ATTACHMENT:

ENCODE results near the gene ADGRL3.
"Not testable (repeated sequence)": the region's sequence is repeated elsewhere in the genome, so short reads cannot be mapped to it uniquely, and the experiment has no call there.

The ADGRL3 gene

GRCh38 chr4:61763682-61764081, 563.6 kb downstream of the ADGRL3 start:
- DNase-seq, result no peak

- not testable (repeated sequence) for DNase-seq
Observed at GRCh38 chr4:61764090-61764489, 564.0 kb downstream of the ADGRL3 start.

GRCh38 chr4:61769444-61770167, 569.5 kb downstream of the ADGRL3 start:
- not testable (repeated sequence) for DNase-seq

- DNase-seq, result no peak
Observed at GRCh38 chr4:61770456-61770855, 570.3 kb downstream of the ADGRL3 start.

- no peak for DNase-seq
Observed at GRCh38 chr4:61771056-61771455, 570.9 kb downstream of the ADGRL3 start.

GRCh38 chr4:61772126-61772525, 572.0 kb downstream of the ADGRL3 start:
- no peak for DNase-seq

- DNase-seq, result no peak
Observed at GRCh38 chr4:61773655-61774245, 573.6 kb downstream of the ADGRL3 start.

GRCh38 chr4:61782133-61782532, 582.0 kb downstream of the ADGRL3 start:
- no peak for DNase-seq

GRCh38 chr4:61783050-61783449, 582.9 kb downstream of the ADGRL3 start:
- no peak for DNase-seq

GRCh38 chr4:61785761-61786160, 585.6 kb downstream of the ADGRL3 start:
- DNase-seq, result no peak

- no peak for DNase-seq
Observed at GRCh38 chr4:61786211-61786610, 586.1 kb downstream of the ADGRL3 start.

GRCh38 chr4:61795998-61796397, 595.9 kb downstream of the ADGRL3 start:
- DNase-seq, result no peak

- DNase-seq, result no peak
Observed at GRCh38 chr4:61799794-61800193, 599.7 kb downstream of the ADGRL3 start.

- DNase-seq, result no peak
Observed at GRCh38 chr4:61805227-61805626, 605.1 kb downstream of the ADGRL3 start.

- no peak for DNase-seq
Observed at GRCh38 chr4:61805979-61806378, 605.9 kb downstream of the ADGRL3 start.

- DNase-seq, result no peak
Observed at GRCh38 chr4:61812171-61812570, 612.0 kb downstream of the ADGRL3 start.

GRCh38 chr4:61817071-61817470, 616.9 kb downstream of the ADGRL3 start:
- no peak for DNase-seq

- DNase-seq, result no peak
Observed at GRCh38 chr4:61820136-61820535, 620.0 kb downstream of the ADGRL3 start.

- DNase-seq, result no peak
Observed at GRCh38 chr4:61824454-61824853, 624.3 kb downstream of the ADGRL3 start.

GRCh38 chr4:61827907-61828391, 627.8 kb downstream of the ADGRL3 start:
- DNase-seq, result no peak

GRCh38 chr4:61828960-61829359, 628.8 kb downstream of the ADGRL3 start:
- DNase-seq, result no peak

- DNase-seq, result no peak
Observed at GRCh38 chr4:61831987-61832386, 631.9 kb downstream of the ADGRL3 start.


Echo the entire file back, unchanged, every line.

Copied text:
ENCODE results near the gene ADGRL3.
"Not testable (repeated sequence)": the region's sequence is repeated elsewhere in the genome, so short reads cannot be mapped to it uniquely, and the experiment has no call there.

The ADGRL3 gene

GRCh38 chr4:61763682-61764081, 563.6 kb downstream of the ADGRL3 start:
- DNase-seq, result no peak

- not testable (repeated sequence) for DNase-seq
Observed at GRCh38 chr4:61764090-61764489, 564.0 kb downstream of the ADGRL3 start.

GRCh38 chr4:61769444-61770167, 569.5 kb downstream of the ADGRL3 start:
- not testable (repeated sequence) for DNase-seq

- DNase-seq, result no peak
Observed at GRCh38 chr4:61770456-61770855, 570.3 kb downstream of the ADGRL3 start.

- no peak for DNase-seq
Observed at GRCh38 chr4:61771056-61771455, 570.9 kb downstream of the ADGRL3 start.

GRCh38 chr4:61772126-61772525, 572.0 kb downstream of the ADGRL3 start:
- no peak for DNase-seq

- DNase-seq, result no peak
Observed at GRCh38 chr4:61773655-61774245, 573.6 kb downstream of the ADGRL3 start.

GRCh38 chr4:61782133-61782532, 582.0 kb downstream of the ADGRL3 start:
- no peak for DNase-seq

GRCh38 chr4:61783050-61783449, 582.9 kb downstream of the ADGRL3 start:
- no peak for DNase-seq

GRCh38 chr4:61785761-61786160, 585.6 kb downstream of the ADGRL3 start:
- DNase-seq, result no peak

- no peak for DNase-seq
Observed at GRCh38 chr4:61786211-61786610, 586.1 kb downstream of the ADGRL3 start.

GRCh38 chr4:61795998-61796397, 595.9 kb downstream of the ADGRL3 start:
- DNase-seq, result no peak

- DNase-seq, result no peak
Observed at GRCh38 chr4:61799794-61800193, 599.7 kb downstream of the ADGRL3 start.

- DNase-seq, result no peak
Observed at GRCh38 chr4:61805227-61805626, 605.1 kb downstream of the ADGRL3 start.

- no peak for DNase-seq
Observed at GRCh38 chr4:61805979-61806378, 605.9 kb downstream of the ADGRL3 start.

- DNase-seq, result no peak
Observed at GRCh38 chr4:61812171-61812570, 612.0 kb downstream of the ADGRL3 start.

GRCh38 chr4:61817071-61817470, 616.9 kb downstream of the ADGRL3 start:
- no peak for DNase-seq

- DNase-seq, result no peak
Observed at GRCh38 chr4:61820136-61820535, 620.0 kb downstream of the ADGRL3 start.

- DNase-seq, result no peak
Observed at GRCh38 chr4:61824454-61824853, 624.3 kb downstream of the ADGRL3 start.

GRCh38 chr4:61827907-61828391, 627.8 kb downstream of the ADGRL3 start:
- DNase-seq, result no peak

GRCh38 chr4:61828960-61829359, 628.8 kb downstream of the ADGRL3 start:
- DNase-seq, result no peak

- DNase-seq, result no peak
Observed at GRCh38 chr4:61831987-61832386, 631.9 kb downstream of the ADGRL3 start.